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Williamstown, Setting the Stage for Drama's Future

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Williamstown, Setting the Stage for Drama's Future

Performing Arts

Williamstown, Setting the Stage for Drama's Future

Williamstown, Setting the Stage for Drama's Future

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  • <iframe src="https://www.npr.org/player/embed/4799457/4799496" width="100%" height="290" frameborder="0" scrolling="no" title="NPR embedded audio player">
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Artistic Director Roger Rees, left, makes a point during a discussion of the future of the Williamstown Theatre Festival. Kate Miller/Williamstown Theatre Festival hide caption

toggle caption Kate Miller/Williamstown Theatre Festival

An apprentice in 2001, Logan Marshall-Green is back this year to star in the festival's production of 'Bus Stop.' hide caption

toggle caption

Sarah Chalke and Michael Chernus in the play 'Create Fate.' Richard Feldman/Williamstown Theatre Festival hide caption

toggle caption Richard Feldman/Williamstown Theatre Festival

The prestigious Williamstown Theatre Festival is in full swing in the Berkshire Mountains of Massachusetts. In addition to world class professional performances, the festival also features an apprentice program that's been called "theater boot camp." For ten weeks, the apprentices do everything from building sets to mopping the stage... and they pay $3,000 apiece for the privilege.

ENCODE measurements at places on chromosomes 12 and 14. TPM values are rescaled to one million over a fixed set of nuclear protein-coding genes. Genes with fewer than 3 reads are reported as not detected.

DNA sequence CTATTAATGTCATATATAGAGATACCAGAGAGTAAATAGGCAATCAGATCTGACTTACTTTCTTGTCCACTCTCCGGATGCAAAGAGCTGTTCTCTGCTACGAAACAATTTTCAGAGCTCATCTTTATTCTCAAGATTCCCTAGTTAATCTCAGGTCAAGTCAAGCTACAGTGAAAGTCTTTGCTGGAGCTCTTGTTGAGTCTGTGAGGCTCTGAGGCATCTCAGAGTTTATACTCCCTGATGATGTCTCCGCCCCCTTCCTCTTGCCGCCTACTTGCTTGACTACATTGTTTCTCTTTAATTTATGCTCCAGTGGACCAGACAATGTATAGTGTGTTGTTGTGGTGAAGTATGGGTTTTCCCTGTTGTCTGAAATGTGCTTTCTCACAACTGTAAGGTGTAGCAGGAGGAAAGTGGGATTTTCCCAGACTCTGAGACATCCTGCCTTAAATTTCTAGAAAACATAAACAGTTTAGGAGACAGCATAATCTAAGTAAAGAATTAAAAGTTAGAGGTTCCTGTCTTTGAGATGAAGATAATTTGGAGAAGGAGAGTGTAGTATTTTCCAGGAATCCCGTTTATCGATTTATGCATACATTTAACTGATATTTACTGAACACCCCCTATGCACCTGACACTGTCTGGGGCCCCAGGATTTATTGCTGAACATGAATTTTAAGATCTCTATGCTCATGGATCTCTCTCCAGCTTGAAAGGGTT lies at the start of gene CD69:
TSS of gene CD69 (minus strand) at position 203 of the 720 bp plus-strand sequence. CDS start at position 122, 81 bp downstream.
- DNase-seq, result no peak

Acting is a tough way to make a living, but the apprentice program has its success stories to trumpet: Gwyneth Paltrow, Sigourney Weaver and the late Christopher Reeve all did apprenticeships at Williamstown.

The new blood continues, and not just on stage. Roger Rees, Williamstown's new artistic director, is an actor with dozens of stage, film and television credits (including Cheers and The West Wing.) He's a former apprentice himself... but not at Williamstown. Rees and actor Ben Kingsley spent four years together as apprentices at England's Royal Shakespeare Company.

One relative newcomer for whom the Williamstown experience seems to be paying off is Logan Marshall Green. At 26, he's returned to the scene of his apprenticeship to star in this year's production of William Inge's Bus Stop.

"Even when you're on top of the world it gets harder," Green says. "Because what goes up must come down and I had to learn that the career of an actor is not when you're working."

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